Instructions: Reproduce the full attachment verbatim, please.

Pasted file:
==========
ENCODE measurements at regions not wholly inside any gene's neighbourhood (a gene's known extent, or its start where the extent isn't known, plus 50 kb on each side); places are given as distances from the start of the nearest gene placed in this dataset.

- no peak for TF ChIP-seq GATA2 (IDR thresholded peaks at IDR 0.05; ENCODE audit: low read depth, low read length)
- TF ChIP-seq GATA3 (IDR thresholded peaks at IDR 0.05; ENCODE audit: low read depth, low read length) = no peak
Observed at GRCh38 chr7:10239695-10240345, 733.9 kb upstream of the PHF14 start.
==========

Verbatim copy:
ENCODE measurements at regions not wholly inside any gene's neighbourhood (a gene's known extent, or its start where the extent isn't known, plus 50 kb on each side); places are given as distances from the start of the nearest gene placed in this dataset.

- no peak for TF ChIP-seq GATA2 (IDR thresholded peaks at IDR 0.05; ENCODE audit: low read depth, low read length)
- TF ChIP-seq GATA3 (IDR thresholded peaks at IDR 0.05; ENCODE audit: low read depth, low read length) = no peak
Observed at GRCh38 chr7:10239695-10240345, 733.9 kb upstream of the PHF14 start.